I could go on, but I won't. This reader pretends to teach writing skills and nuanced thinking, but all it teaches is an "us vs. them" mentality with healthy doses of entitlement and victimization status. Liberals are good. Conservatives are evil. This book indicates that there in NO possibility for national dialogue. I hope for better [but given the way liberals have used Hurricane Katrina to beat up Bush, that hope is dwindling].
Sunday, July 03, 2005
Enjoy your 4th of July weekend.
Well, that's unfair. Perhaps most of them will. But I know of two that won't, since I overheard them complaining in the hall about "jingoistic imperialism day" followed by the usual self-affirming rants about conspiracy theories that have Rove and Bush at the center.
Hey - I'm going to a fairly big BBQ with lots of hot dogs, hamburgers, chips and dip - and friends. It's a party hosted by our church, so since it celebrates both the fact the USA is a great country and it's a conservative church, I know I won't see any of my fellow English colleagues there, even though I have sincerely invited a few.
Sunday, June 19, 2005
SO - I visited my professor's office the other day
When in her office, I noticed she nearly two dozen books that argue for either a conservative media bias, or else argue that Bush and his "cronies" censor everything unfavorable to them. I asked her if she had read any book on "liberal" media bias. She said she didn't need to - she had read Goldberg's Bias and found it lacking.
I replied I found it lacking as well, but that there were better books out there, such as Coloring the News and Weapons of Mass Distortion. She said she didn't need to read those books because all claims of liberal media bias "all the same, and all false."
It's nice to live in those cocoons, surrounded by evidence that only supports your individual world view, I guess.
As for my bookshelf? Well, I have 6 books on Media bias, and they are divided equally between those claiming liberal bias and those claiming conservative bias.
My own conclusion? Generally, the media tilts slightly left, but overall the news media is basically incompetent. Science journalists don't understand the basics of science and journalists covering politics are ignorant of basic historical facts and economic rules. This is, of course, a generalization, and there are some sections of the news media that are worthwhile. I prefer (these are not unqualified endorsements, as none are perfect): The Economist, National Review, The New Republic, Commentary, The Week and Harpers . Yes, some of those listed are liberal, but unlike my profs, I prefer to read on all sides of the issue, rather than read one badly written liberal argument and decide that I've "figured out" how the other side thinks.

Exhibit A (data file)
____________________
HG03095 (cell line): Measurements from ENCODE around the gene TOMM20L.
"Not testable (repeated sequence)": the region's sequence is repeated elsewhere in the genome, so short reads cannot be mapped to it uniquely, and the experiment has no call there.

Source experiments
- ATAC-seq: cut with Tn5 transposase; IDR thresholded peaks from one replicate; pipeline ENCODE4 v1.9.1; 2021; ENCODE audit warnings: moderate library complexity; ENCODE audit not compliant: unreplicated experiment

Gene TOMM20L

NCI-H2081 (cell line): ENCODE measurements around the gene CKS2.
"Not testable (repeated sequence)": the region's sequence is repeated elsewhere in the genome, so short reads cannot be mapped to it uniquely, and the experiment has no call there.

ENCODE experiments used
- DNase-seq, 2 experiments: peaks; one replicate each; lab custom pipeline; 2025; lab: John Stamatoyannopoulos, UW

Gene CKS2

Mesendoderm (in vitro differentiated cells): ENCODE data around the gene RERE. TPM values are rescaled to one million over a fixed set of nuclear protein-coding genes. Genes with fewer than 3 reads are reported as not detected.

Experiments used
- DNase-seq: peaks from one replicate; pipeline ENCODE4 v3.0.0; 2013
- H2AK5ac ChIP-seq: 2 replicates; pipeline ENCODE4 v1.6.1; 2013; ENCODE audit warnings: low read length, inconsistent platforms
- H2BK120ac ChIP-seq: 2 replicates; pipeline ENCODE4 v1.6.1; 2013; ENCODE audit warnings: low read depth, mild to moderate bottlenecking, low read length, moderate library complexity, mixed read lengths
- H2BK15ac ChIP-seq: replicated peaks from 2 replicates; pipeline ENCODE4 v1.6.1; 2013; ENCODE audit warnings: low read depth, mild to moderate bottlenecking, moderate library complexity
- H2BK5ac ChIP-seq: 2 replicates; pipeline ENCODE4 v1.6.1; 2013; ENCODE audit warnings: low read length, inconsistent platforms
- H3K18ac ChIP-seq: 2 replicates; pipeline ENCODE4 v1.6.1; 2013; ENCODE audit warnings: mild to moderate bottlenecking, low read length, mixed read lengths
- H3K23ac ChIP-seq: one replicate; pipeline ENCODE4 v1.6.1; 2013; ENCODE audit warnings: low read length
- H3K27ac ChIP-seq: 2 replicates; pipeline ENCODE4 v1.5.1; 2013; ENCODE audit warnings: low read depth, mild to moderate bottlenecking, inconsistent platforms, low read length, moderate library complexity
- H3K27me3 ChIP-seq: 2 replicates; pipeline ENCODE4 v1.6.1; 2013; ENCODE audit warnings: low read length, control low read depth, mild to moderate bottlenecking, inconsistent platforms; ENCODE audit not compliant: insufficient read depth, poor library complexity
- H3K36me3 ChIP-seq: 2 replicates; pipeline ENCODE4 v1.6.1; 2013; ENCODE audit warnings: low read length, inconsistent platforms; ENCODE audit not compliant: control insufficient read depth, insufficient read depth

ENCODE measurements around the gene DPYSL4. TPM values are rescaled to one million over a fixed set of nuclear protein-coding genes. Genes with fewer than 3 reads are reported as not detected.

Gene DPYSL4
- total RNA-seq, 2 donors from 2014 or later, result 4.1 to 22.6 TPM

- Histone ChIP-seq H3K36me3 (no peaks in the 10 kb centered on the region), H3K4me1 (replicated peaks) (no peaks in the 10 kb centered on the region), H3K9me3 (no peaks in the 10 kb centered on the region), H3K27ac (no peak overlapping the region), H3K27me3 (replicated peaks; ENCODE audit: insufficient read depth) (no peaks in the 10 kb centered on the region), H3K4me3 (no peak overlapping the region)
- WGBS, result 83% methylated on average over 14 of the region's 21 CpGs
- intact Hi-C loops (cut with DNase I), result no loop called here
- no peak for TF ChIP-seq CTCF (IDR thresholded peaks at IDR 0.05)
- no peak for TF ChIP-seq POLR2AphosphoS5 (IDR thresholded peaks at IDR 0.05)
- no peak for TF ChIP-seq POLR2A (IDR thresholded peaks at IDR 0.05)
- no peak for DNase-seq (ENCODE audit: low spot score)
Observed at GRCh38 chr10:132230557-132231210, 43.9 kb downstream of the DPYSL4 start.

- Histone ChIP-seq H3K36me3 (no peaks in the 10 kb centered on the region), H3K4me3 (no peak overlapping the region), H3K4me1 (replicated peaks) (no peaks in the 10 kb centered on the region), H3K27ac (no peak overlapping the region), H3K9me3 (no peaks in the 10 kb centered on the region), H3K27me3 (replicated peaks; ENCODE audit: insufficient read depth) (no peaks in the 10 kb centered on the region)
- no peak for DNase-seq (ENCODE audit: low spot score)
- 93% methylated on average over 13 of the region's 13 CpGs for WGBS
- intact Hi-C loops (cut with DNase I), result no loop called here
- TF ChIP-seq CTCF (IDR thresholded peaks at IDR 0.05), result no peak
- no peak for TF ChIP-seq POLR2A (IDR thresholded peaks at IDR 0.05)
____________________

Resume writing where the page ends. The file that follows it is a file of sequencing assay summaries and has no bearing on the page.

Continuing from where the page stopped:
Tuesday, April 12, 2005
So - here's my thought (or three)
One argument I hear for why there are so few conservatives in academia is that they "self-select" out and get high paying jobs in the private sector, whereas liberals prefer to dwell in Ivory Towers and take the low(er) paying jobs in academia so they can espouse Marxism without the taint of market forces driving their jobs (or something).
It's not reasoning I really buy. Why? Well, mostly because that seems to implicitly insult the few conservatives who do decide to serve in academia by claiming they just can't get the high paying jobs.
Second, those conservative who get the high paying jobs have to get an education from somewhere, and it seems to me that argument encourages conservatives to see education as useless or at least secondary to the true goal of making lots of money. Maybe I'm just not cynical enough, but I would like to think that there are conservatives besides myself who see education important for its own sake, and not just because it will make them rich.
Tuesday, March 01, 2005
In some ways I am still ignorant of technology. I was taught BASIC and PASCAL computer programming, so this HTML stuff still confuses me.
Check it out. It's going to deal with comics, and I will likely update it more often than I do this blog (though I ain't going anywhere).
Yes - I used "ain't." I think "ain't" should be a perfectly good word. Here's why:
Here are several phrases capable of contraction:
I am not - You are not - he/she/it is not - we are not - they are not.
You can contract them in this manner:
I'm not - you're not - he's/she's/it's not - we're not - they're not.
But things get tricky when you try to contract them another way:
I (something) - you aren't - he/she/it isn't - we aren't - they aren't.
What goes after I in this case? Nothing. We have no way to contract am and not in the English language. "Ain't" is the only real candidate, but grammarians have deemed it unworthy for whatever reason.
I fight those grammarians.
(I also aim for the hasty death of the word "whom." )
Of course, this blog was created to vent, and lately I have found myself less angry. Instead I just have a low level disgust aimed at the unthinking knee jerk liberalism of my fellow students.
Anyway - interesting experience:
So, we're discussing St. Augustine for whatever reason (I'm not sure, as no one in the class understands any of the scriptural allusions he makes and all they want to do is insult him for not being clever enough to see through the sham of Christianity),
I quote a verse from the Bible from memory. One that Augustine alluded to but didn't fully quote.
Someone actually said "I didn't think there were people who could quote the Bible at the drop of a hat. At least not among educated people, anyway."
Do I even have to explain the problem with that? The assumption that "educated" people don't need to be familiar with the Bible?